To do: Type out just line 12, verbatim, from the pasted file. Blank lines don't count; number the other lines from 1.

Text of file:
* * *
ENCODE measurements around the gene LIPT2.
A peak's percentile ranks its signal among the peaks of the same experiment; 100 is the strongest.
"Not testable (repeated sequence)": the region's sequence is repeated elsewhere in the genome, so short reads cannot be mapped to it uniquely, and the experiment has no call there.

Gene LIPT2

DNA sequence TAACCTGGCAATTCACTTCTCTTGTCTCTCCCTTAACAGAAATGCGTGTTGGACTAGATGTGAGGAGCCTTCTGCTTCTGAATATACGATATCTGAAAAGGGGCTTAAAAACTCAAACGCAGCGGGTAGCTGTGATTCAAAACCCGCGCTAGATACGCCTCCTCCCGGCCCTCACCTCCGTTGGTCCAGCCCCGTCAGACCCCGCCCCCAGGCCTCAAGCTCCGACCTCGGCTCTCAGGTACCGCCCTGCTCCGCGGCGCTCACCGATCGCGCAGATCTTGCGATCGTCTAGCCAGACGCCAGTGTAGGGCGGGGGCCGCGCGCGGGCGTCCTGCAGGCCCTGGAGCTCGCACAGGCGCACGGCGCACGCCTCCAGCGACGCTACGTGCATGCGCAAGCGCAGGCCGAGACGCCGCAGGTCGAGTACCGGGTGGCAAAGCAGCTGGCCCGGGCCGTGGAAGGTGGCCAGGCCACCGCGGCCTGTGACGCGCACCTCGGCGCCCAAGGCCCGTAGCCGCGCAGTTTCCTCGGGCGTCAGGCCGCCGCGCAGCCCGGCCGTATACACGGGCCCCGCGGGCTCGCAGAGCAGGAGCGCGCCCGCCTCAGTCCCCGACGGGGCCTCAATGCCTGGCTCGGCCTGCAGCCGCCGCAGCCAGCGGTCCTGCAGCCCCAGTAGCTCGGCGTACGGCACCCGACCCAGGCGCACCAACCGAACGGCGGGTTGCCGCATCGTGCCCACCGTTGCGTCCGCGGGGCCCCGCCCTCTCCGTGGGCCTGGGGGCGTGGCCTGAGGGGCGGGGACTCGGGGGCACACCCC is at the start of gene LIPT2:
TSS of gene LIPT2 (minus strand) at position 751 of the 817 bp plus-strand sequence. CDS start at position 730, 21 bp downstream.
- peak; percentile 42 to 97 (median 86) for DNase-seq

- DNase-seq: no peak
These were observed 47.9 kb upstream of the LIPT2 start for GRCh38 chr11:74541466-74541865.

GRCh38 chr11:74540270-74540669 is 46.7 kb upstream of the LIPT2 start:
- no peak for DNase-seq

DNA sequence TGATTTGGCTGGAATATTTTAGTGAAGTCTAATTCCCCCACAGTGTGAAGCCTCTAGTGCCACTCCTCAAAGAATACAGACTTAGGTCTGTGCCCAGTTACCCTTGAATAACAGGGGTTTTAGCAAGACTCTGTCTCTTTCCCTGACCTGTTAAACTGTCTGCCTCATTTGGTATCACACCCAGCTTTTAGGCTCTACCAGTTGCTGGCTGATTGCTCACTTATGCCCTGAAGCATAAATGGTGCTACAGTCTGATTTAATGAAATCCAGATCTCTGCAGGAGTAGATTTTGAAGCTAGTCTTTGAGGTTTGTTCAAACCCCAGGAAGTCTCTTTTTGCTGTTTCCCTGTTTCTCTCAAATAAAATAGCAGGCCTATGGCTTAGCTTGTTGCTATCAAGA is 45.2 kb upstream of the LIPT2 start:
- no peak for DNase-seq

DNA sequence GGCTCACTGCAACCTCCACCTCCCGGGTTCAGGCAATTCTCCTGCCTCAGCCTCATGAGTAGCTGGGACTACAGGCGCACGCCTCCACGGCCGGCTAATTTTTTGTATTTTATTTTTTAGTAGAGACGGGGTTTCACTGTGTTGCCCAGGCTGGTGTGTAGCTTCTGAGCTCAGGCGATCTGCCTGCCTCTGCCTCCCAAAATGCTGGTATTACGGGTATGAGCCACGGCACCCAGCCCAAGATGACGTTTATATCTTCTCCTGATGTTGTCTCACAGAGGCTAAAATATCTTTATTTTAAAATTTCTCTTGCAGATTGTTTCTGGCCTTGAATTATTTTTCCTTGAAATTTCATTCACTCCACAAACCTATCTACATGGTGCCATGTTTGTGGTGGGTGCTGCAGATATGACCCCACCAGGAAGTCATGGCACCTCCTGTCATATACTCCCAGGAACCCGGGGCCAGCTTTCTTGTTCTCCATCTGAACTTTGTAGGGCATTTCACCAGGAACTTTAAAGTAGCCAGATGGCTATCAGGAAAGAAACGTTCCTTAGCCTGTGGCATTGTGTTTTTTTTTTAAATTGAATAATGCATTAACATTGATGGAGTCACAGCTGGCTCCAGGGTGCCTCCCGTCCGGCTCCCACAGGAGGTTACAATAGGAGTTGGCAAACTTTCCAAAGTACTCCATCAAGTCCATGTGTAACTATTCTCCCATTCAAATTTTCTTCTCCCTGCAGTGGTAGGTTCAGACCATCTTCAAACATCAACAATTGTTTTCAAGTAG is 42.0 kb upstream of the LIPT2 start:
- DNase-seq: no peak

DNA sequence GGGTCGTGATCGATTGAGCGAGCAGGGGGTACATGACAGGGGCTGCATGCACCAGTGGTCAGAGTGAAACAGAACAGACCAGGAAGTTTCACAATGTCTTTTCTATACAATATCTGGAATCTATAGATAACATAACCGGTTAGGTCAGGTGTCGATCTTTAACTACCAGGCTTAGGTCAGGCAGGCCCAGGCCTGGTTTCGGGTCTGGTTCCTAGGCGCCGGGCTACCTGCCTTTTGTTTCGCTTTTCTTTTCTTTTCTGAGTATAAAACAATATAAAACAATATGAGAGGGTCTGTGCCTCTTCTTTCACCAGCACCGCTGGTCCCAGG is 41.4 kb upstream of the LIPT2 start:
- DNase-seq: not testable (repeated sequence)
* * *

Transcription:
DNA sequence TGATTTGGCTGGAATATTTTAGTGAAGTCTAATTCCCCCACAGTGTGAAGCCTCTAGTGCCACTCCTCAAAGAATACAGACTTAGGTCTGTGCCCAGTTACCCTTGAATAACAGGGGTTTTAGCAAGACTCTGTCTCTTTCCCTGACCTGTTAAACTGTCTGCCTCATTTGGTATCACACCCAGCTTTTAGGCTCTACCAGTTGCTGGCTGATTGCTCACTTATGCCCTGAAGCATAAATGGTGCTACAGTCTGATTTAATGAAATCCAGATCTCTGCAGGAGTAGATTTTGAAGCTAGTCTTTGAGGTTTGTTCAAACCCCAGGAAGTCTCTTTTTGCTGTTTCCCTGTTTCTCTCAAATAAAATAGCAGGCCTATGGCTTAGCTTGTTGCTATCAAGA is 45.2 kb upstream of the LIPT2 start: